THIS is it, you’ve finally cornered the CEO in the elevator for 30 seconds, you’re standing there like a teenager on a first date and you’re wondering what the hell they’re thinking, what are they doing, AND how to strike up a conversation…
THIS episode is for you. We’re taking the time to identify a willing (or gullible) C-Suite, doing a little threat intelligence gathering on them, and then sneaking up on them in the digital realm, bundling them (hogtied, bound, and carrying them in a hessian sack) into the studio.
We’re grilling them about their life, what they think, what they’re doing, what they’re focusing on, and what they had for breakfast…
The logic here is several-fold: we are ALL in this together and we ALL need to work together, so what better way than to gather folks, talk about some common challenges, and listen to how each approaches it?
How do they work through data, information, intelligence, decision processes, and learn? Sounds like something we can ALL relate to (and likely would benefit from hearing and discussing).
Tune in – we’re going to be doing these on a regular basis!
See you in the dark!
Name: Woody Groton & Kevin Burns
What they do: Woody is the CIO while Kevin is the CISO at Draper.
Noteworthy: Draper is a non-profit engineering innovation company that serves the nation’s interests and security needs.
⚡ Build relationships with your partners.
As Woody and Kevin point out, the private sector is missing out on a lot of potential because they’re not doing outreach and are not proactive enough about developing relationships with their partners. Woody explains,
“As we say, in emergency response or emergency management, it’s always better to exchange business cards before the disaster, not during the disaster. So it’s the same thing. Develop those [relationships], and they certainly want to help.”
Kevin adds that you also have to think about the long-term success of your company and make sure your staff is also on board with those relationships.
“You have to make sure that they can continue with those relationships when you’re gone. And then you’ve got to think about what the ages are of those persons in the FBI so that all this continues for the success of Draper — not for my success but for Draper’s success.”
⚡ Automation is the future, but the human element is necessary.
Risk management teams should use the right tools to handle all security-related operations. But having good people on those teams is far more important. Woody explains,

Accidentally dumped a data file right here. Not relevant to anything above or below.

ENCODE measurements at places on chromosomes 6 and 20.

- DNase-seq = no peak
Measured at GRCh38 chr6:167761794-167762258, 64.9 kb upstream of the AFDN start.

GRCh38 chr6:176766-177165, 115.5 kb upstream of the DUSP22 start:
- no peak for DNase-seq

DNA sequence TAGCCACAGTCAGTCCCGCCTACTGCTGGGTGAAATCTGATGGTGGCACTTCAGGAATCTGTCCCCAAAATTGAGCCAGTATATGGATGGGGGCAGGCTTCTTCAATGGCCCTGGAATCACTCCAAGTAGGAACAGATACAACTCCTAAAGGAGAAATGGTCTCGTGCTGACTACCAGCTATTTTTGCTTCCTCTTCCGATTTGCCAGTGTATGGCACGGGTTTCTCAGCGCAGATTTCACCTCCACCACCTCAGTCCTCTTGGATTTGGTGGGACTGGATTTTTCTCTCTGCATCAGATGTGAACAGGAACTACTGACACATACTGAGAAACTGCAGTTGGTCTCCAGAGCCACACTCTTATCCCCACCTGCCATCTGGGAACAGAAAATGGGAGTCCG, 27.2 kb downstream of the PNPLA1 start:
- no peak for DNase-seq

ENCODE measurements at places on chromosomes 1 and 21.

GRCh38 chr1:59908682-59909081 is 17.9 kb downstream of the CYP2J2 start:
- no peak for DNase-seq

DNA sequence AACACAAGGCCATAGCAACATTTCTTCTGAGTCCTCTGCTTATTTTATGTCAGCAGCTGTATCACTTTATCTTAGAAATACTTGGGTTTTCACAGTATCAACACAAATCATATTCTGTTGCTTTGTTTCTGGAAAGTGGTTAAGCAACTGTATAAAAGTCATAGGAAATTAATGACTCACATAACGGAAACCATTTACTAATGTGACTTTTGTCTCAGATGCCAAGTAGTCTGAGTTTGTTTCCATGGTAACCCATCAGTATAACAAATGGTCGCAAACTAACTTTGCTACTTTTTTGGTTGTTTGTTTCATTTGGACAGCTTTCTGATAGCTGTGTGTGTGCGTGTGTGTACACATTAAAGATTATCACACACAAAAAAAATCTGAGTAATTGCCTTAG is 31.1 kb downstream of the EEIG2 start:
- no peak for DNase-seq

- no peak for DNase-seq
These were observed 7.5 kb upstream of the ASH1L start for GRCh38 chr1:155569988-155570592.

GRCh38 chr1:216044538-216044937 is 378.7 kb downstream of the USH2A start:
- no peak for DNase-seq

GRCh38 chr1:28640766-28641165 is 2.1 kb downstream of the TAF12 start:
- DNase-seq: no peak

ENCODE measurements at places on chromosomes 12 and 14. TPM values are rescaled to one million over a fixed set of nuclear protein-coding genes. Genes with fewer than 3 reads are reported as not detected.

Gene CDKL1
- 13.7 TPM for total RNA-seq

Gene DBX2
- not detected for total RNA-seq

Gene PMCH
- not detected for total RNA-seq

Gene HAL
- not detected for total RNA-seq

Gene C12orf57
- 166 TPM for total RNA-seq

“It’s just really good to have those people — like you, Chris — that have that security mindset, and they’re always thinking about it and are able to use the tools. But they also have that human factor that puts it all together. And like Kevin said before, it’s so much better to retain someone than to have to go out and find new people. It’s not just the cost but the training and everything else.”
⚡ How to bring everyone under the same umbrella
Before talking about security details, you need to encourage open conversations with your partners. Show them why you’re there and that your main goal is to help them. Kevin explains,
“You have to tell those business folks, ‘We want to make sure you are successful because I know that if your people aren’t billing, I don’t make any money. So I want you to be successful and what you’re telling me to do might not be the most secure thing in the world, but I’ll give you something that’s secure. I will give you something that will work. I promise. Just let me help you.’ That’s what you have to leave off with, and then you can get down to the security details about keeping all that information safe, but you better lead with, ‘I’m here to help,’ or else they are just going to tune you out.”
You Need to Integrate Cybersecurity into Your Whole Business
Woody says, “People ask about the role and responsibilities of a CIO. Well, I think a lot of us will say that 40% of it, or maybe even more, is cybersecurity now. We still have an SO, and that’s his focus, but it’s gotta be a big focus of mine too because cybersecurity really should be inherent in everything that we do, and it should be integrated from the very beginning.”
How to Carry an Effective Message to the Board
Woody explains, “We have an enterprise risk manager, and we have our categories of risk, what we’re doing to try to bring that risk down, and how that’s going to affect our investment. That’s the other piece the board is looking at because it costs money. Cybersecurity is expensive. It’s, ‘You guys just always want more money. You always want more money.’ Here’s the reason why. This is why we need to look at DLP, or this is why we need deep packet inspection, or this is why we need XYZ. […] Again, getting back to the board, keep everything in terms of risk, because that’s really what they want to focus on. What is our risk? What is our tolerance, and what are we doing about it? For some things, it might be that we have to accept that risk.”
Give Your People What They Need to Be Successful
Woody says, “Leadership is being a servant leader and providing them with the tools and resources they need to be successful, and then that success reflects back on the organization. So that’s a big part of my leadership style — to not micromanage and not be toxic, but to just understand that they are there to do their job and give them what they need to do it.”
Kevin adds, “There’s the nuance part of the conversation. ‘Hey, look, what do you need to work faster that will benefit you as opposed to you going outside the realm of good conduct?’ to Woody’s point. ‘Why get yourself in trouble? Tell us what you need. What do you need? A high-performing computer? Do you need a big, huge cluster somewhere where you can go out and try some of the things you want to bang away at to be really innovative?’ Let’s give them what they need so that they can go around and be successful.”